What is included in a EHC plan?

What is included in a EHC plan?

What is included in a EHC plan?

Describes the outcomes sought for the child or young person. An outcome can be defined as the benefit or difference made to an individual as a result of an intervention. When agreeing outcomes, it is important to consider both what is important
them as judged by others with your child or young person’s best interests at heart. An outcome should be personal and something that those involved have control and influence over. An outcome should be specific, measurable, achievable, realistic and time bound (SMART).

• Forward plans for key changes in your child or young person’s life, such as changing schools, moving from children’s to adult care and/or from paediatric services to adult health, or moving on from further education to adulthood.

• If your young person is preparing for the transition to adulthood, the outcomes that will prepare them well for adulthood and are clearly linked to the achievement of the aspirations in section A.

• The plan should specify any appropriate facilities and equipment, staffing arrangements and curriculum modifications. Provision must be detailed and specific and should normally be quantified, for example, in terms of the type, hours and frequency of support and level of expertise.

• Provision must be specified for each and every need specified in section B.

What is included in a EHC plan?

It is possible that the
plan is not clear or specific enough. We asked solicitor Samantha Hale what parents should look out for.
Our experience is that Plans are too brief in the description of the child/young person’s special educational needs (Section B), which has an impact on the provision that is then included to meet the special educational needs (Section F). 
You should ensure that it covers aspects relating to the child’s communication and interaction; cognition and learning; behaviour, emotional and social development; sensory and physical needs; and medical condition
Unfortunately, the provision in Section F of EHC plans is often not specific or detailed enough. It is should be clear exactly what is being provided, and, where appropriate, by whom and how often, to meet all the needs identified.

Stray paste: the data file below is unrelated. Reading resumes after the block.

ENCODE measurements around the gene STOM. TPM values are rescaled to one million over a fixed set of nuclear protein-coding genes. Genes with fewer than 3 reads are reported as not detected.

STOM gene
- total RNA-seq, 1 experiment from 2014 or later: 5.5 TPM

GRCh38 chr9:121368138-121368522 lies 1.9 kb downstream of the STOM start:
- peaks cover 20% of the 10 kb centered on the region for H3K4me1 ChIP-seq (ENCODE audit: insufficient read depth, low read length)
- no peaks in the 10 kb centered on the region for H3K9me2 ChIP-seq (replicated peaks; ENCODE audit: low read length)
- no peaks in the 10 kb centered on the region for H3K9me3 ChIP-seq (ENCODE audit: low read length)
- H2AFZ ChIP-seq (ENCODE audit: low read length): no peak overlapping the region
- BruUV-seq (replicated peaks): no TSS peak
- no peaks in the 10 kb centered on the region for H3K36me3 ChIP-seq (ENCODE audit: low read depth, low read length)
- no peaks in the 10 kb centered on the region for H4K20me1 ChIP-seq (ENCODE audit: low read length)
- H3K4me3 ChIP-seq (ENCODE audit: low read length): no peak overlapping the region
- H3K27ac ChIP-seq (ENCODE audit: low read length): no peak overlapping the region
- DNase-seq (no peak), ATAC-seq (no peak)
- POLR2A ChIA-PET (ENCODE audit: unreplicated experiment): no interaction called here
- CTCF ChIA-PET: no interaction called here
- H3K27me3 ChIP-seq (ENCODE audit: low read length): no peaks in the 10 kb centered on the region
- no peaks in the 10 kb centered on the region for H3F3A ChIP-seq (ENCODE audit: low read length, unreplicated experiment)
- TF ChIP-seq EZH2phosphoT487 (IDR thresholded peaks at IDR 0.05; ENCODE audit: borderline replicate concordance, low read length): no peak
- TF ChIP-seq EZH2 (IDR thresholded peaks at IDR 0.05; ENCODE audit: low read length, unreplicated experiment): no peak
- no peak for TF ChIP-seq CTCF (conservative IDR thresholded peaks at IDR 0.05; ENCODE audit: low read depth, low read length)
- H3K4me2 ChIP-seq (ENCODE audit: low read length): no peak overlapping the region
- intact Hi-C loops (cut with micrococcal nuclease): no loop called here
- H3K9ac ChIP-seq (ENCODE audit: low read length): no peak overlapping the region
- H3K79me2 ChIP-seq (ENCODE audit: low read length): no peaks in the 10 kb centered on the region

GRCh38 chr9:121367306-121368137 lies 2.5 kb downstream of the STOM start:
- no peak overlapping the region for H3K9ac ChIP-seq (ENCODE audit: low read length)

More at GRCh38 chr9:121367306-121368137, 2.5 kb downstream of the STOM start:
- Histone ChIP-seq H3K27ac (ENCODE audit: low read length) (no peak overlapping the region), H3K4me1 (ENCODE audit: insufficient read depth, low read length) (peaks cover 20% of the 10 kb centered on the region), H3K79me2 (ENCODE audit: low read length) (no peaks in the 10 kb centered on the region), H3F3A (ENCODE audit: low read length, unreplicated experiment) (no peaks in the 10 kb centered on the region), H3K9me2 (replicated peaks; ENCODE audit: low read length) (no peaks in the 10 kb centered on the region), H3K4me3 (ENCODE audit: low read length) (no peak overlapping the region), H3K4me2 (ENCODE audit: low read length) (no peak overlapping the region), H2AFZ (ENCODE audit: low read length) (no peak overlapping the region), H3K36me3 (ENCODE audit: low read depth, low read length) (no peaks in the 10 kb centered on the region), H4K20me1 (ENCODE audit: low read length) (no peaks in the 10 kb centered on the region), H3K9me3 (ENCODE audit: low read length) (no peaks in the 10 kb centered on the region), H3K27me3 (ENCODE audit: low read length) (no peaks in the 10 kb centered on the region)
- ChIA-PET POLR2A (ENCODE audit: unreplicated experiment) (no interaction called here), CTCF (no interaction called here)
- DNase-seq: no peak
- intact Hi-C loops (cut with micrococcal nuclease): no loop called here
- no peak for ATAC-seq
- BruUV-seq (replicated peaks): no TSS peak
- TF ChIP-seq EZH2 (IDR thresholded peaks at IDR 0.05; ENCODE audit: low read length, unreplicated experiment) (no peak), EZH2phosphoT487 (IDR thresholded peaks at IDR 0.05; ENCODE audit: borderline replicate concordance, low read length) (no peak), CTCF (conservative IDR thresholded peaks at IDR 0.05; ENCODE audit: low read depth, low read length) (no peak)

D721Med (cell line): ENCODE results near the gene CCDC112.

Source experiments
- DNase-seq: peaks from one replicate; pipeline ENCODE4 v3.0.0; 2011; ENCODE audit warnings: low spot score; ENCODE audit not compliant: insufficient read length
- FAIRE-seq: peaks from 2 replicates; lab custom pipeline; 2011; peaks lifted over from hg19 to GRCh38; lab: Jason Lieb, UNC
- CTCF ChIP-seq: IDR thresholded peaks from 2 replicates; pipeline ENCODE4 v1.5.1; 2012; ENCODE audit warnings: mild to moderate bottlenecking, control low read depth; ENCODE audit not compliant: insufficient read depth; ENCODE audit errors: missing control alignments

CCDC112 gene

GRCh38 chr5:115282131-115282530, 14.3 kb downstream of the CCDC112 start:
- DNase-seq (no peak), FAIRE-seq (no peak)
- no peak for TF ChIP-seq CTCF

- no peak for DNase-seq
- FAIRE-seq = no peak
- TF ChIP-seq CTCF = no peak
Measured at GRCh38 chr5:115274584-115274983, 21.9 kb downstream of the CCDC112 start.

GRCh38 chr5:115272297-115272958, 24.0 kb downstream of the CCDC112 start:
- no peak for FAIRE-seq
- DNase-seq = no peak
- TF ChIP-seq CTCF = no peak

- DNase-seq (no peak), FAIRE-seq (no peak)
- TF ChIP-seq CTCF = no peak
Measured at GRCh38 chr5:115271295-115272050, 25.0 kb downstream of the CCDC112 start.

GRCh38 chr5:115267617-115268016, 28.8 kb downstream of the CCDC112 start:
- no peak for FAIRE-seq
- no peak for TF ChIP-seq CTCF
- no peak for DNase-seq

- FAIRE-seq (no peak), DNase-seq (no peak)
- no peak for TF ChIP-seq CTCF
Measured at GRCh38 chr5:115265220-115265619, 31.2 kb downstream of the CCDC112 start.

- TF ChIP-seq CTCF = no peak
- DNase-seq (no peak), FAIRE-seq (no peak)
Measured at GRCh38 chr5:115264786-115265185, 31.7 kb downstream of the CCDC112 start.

For example, it should not just say a child will have access to a speech and language programme, but should say if it includes direct speech and language therapy, and if so how often/how long for, as well as who will be reviewing and implementing the programme, and anything else the provision should include.
We have also seen EHC plans being drawn up wrongly, such as including educational needs in the description of health needs (Section C), and the provision to meet the need set out as health provision (Section G).

What is included in a EHC plan?
An EHC plan is a legal document that describes a child or young
person’s special educational, health and social care needs. It
explains the extra help that will be given to meet those needs and
how that help will support the child or young person to achieve
what they want to in their life.
The different sections may at first seem like a confusing
alphabet soup. It can help to understand that there are three
sections on needs (i.e. your child’s difficulties) that are matched
by corresponding provision (the help your child will get) to meet
those needs:
Section A can be useful in providing a quick summary of your
child. It should be based on information given by you and your
child or young person. Section A is not legally binding, so the
main detail of the plan should not be in here.
Section B describes your child’s special educational needs i.e.
what your child has difficulty with. The SEND code of practice
defines four broad areas of SEN. Many local authorities structure
the educational sections of the EHC plan in this way, but there is
no obligation to do so. These areas are:
Section C contains any health care needs related to your child’s
condition or SEN.

What is included in a EHC plan?

Describes the outcomes sought for the child or young person. The
child and young person will be given a copy of the
plan to review. The local authority will decide whether to issue an EHC plan
or not.
What are the outcomes sought for the child or young person? The child or young person will
be given a copy of the health plan to review. The local authority will decide whether to issue an EHC planor or not.

What are the outcomes for the child or young person? The local authority will decide whether to issue an EHC plan or not. The local authority will decide whether to issue an EHC plan or not and when that happens, who will give it
the advice of legal advisers?
What should you look for in mainstream schools, and how do you get funding for independent specialist schools for children with complex needs?
A report by the Charity Commission into the use of cookies and other tracking technologies by mainstream schools has been issued with the aim of clarifying what is and is not tracking, and to what end.

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